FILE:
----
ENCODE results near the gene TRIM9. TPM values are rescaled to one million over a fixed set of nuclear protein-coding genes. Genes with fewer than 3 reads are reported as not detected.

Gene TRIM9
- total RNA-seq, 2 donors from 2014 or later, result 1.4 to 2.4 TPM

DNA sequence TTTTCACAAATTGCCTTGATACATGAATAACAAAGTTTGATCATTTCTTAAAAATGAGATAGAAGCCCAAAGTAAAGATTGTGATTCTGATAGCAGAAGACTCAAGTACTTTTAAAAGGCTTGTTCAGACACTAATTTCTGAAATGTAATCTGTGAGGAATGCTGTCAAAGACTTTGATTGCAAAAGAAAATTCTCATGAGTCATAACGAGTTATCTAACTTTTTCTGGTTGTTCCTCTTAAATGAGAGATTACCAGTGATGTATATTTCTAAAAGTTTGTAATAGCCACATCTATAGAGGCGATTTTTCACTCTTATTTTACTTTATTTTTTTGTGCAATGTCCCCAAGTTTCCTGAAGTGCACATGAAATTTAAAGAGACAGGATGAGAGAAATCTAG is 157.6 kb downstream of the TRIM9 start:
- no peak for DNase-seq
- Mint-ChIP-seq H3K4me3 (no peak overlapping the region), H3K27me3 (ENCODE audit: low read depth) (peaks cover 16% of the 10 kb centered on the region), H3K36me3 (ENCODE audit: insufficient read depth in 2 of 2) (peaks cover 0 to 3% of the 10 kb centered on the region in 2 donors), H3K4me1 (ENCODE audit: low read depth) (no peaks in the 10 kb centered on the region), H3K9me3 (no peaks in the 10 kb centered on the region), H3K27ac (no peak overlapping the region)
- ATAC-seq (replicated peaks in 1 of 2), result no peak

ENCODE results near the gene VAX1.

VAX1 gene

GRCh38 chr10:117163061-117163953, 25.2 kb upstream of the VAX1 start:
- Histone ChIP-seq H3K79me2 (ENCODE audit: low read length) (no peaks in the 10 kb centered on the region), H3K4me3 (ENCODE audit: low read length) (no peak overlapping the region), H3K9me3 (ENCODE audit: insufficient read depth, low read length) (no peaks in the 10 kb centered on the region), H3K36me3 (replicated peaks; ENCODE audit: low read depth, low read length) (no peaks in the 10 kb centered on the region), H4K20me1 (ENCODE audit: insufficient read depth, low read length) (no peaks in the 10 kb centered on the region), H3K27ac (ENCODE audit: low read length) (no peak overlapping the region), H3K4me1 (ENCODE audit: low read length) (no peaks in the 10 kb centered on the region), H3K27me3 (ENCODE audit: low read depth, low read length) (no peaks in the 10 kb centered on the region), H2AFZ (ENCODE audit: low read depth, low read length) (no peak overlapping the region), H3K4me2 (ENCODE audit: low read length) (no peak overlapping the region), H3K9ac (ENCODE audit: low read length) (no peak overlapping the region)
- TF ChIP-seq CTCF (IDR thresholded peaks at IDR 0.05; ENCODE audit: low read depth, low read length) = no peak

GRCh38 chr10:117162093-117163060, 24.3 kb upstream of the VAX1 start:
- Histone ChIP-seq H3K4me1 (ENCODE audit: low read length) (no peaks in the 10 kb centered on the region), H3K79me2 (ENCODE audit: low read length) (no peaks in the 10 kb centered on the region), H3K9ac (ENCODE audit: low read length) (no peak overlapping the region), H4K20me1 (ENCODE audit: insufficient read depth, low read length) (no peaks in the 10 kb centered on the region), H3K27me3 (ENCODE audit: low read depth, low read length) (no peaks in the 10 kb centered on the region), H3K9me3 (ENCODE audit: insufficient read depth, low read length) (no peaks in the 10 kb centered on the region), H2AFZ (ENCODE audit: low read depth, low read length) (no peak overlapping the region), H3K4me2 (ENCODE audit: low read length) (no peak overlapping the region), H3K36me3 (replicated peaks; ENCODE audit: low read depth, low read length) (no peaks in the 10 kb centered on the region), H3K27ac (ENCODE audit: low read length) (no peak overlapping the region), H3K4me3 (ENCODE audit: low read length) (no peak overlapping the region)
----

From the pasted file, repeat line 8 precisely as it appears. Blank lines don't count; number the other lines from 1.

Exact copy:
ENCODE results near the gene VAX1.